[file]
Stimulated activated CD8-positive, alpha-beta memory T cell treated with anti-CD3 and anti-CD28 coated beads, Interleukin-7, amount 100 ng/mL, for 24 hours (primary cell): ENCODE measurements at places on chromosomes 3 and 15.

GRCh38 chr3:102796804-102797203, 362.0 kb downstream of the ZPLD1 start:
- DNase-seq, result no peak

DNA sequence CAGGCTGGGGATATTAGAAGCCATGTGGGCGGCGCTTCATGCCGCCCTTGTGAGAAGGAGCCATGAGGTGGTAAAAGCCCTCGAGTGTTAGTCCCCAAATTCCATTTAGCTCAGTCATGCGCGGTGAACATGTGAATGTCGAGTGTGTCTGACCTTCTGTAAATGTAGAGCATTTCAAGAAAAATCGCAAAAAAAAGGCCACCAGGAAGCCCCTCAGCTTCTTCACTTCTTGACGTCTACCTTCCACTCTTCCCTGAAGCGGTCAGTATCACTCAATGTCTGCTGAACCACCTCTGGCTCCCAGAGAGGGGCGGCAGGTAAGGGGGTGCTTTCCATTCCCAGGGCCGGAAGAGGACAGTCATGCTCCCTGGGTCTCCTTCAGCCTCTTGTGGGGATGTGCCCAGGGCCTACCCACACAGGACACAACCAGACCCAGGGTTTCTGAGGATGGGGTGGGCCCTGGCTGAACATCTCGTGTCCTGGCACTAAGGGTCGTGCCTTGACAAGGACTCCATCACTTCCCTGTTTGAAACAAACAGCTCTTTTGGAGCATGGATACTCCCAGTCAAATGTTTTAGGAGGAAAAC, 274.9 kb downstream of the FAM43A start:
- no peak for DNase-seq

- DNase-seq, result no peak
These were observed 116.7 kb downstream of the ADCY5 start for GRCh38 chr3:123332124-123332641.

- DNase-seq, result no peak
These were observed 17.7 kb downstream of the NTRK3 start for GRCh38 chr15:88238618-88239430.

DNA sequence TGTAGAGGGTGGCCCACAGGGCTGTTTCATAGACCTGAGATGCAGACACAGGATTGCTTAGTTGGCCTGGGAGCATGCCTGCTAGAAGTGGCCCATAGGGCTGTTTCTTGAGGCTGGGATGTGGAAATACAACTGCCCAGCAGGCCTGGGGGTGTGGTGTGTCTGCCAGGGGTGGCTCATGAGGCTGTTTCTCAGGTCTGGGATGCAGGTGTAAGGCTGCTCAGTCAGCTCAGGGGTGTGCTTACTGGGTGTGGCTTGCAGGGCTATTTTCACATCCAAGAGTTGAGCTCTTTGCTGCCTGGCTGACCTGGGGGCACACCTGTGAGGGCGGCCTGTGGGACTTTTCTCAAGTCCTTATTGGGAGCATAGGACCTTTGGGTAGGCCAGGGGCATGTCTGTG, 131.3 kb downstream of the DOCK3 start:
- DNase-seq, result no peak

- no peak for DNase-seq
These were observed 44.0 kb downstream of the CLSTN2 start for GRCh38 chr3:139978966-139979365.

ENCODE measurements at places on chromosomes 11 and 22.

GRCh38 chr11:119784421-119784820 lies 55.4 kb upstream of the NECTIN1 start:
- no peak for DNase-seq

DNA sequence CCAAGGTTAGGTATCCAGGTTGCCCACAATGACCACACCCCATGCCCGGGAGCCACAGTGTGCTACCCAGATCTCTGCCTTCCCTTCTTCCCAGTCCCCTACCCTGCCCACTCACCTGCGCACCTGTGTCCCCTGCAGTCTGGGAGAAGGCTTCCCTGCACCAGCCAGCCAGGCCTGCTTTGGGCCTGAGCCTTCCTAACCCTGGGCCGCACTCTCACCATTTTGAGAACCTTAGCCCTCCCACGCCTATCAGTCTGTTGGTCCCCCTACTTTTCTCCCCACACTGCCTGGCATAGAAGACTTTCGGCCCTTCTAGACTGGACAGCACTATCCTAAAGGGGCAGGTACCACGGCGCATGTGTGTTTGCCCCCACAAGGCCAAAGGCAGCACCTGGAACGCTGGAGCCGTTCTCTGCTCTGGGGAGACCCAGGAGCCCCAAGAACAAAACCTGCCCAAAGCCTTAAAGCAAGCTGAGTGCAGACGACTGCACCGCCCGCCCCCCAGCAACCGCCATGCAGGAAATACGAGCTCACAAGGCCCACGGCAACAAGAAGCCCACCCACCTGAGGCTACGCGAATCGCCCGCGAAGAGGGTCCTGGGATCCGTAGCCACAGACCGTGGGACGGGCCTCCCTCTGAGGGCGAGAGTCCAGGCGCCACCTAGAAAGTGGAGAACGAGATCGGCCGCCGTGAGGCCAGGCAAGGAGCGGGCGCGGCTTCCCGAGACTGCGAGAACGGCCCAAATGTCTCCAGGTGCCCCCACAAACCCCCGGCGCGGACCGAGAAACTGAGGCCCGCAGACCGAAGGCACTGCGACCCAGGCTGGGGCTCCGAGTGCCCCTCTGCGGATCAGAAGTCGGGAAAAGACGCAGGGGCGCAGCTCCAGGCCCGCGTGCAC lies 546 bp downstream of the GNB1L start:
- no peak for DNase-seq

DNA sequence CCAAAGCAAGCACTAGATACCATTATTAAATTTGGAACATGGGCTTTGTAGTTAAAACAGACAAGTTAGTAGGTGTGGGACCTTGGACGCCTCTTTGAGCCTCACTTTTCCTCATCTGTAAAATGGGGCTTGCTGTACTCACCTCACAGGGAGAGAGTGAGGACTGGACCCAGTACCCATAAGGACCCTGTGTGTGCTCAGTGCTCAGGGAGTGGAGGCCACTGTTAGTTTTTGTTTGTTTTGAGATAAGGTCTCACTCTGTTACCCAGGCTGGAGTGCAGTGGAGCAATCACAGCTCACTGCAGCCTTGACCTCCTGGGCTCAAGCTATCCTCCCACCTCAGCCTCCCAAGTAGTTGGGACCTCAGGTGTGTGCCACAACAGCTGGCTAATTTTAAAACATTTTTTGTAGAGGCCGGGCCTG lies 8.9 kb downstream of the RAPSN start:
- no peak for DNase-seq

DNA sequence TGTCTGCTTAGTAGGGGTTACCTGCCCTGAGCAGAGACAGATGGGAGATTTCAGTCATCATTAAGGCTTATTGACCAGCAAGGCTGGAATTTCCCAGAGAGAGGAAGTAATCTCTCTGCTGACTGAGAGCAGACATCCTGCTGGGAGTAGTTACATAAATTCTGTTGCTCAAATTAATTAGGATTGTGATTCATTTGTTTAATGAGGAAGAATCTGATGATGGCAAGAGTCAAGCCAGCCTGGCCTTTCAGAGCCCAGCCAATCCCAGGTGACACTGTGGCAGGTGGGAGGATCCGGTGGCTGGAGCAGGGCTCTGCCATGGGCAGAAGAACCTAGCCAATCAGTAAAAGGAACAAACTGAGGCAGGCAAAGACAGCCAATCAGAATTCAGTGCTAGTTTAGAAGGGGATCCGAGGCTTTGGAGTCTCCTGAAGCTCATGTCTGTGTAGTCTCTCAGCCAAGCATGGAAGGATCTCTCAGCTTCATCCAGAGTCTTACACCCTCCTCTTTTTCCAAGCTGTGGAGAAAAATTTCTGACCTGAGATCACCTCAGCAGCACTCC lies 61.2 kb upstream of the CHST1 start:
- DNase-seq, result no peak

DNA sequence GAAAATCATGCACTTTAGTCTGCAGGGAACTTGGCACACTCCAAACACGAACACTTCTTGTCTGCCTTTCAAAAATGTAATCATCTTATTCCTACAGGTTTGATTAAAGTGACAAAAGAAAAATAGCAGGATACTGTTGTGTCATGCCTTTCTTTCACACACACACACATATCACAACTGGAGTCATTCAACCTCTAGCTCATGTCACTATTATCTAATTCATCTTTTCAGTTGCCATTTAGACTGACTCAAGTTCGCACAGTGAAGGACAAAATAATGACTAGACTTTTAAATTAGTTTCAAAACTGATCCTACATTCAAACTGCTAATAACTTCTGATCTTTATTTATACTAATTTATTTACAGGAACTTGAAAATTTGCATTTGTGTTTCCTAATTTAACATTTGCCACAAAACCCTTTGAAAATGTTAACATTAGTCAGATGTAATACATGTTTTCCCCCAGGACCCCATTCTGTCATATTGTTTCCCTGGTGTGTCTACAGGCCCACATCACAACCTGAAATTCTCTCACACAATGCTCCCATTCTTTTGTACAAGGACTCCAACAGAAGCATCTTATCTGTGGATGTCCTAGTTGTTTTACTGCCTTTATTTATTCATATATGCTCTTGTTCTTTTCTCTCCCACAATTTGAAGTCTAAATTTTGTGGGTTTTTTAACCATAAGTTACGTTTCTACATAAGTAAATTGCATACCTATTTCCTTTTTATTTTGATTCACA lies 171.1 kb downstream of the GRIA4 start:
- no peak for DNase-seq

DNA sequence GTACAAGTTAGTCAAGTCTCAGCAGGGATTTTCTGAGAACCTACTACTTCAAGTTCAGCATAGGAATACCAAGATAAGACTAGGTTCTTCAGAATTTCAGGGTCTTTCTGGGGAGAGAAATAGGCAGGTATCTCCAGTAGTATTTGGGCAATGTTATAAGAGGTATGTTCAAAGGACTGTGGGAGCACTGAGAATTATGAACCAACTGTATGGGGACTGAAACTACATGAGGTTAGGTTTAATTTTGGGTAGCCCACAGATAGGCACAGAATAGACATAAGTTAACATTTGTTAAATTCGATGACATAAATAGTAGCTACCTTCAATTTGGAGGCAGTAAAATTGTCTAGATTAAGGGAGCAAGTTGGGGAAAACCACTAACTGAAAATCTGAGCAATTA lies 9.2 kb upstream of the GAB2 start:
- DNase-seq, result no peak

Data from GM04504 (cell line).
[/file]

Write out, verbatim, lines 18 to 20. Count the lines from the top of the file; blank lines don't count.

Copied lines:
- no peak for DNase-seq

DNA sequence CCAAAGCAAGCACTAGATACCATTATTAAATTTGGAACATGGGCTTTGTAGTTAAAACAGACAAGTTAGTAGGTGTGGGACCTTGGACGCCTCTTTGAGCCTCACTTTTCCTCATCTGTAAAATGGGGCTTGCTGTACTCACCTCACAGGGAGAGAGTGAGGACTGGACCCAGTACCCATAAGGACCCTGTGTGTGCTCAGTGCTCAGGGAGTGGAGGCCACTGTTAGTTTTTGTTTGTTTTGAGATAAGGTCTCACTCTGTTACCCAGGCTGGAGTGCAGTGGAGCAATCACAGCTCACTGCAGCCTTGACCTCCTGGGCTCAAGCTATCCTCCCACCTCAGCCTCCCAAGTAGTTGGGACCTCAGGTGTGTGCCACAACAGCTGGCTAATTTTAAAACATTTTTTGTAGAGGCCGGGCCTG lies 8.9 kb downstream of the RAPSN start:
- no peak for DNase-seq